The M-V rocket, also called M-5 or Mu-5, was a Japanese solid-fuel rocket designed to launch scientific satellites. It was a member of the Mu family of rockets. The Institute of Space and Astronautical Science (ISAS) began developing the M-V in 1990 at a cost of 15 billion yen. It has three stages and is 30.7 meters high, 2.5 meters in diameter, and weighs about 140 tonnes (310,000 pounds). It was capable of launching a satellite weighing 1.8 tonnes (2 short tons) into an orbit as high as .
The first M-V rocket launched the HALCA radio astronomy satellite in 1997, and the second the Nozomi Mars explorer in July 1998. The third rocket attempted to launch the Astro-E X-ray satellite on February 10, 2000 but failed.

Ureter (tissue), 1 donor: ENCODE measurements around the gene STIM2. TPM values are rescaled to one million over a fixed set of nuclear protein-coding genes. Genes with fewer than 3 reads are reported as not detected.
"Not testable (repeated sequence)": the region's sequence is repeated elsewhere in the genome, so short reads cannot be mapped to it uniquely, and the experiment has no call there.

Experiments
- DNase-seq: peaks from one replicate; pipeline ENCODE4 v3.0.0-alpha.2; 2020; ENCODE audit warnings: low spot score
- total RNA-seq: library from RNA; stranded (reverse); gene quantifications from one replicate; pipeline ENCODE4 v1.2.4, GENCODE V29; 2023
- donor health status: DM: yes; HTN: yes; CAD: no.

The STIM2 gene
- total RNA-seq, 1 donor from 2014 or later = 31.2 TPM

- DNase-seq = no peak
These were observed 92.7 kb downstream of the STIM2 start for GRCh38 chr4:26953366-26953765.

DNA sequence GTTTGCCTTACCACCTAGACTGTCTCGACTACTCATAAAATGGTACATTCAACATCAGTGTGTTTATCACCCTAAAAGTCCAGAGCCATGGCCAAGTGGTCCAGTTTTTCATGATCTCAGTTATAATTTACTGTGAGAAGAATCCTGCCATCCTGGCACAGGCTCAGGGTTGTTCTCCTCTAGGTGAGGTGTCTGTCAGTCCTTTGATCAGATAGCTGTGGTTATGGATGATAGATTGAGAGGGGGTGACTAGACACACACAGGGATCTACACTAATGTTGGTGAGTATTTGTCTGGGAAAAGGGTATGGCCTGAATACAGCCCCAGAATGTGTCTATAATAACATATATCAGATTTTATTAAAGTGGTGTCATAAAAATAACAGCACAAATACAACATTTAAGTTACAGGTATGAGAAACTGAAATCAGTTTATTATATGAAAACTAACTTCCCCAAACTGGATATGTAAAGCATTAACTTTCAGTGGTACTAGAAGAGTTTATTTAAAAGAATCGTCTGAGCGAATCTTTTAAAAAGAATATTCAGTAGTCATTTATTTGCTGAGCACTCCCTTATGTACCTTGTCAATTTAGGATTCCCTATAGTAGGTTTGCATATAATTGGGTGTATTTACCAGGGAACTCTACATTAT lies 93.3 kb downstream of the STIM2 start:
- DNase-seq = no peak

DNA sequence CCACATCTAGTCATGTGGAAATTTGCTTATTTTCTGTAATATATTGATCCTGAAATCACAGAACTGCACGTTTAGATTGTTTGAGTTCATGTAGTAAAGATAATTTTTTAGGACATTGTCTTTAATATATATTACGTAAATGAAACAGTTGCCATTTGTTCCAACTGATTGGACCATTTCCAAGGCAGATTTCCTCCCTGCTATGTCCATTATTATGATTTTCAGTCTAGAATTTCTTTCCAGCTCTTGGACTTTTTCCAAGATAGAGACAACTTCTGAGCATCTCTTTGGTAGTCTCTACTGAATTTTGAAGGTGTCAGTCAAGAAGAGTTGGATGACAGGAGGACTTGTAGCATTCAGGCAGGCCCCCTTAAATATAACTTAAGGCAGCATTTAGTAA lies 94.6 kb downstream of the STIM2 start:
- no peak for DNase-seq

ISAS recovered from this setback and launched Hayabusa to 25143 Itokawa in 2003.
The following M-V launch was the scientific Astro-E2 satellite, a replacement for Astro-E, which took place on July 10, 2005.
The final launch was that of the Hinode (SOLAR-B) spacecraft, along with the SSSat microsat and a nanosatellite, HIT-SAT, on 22 September 2006.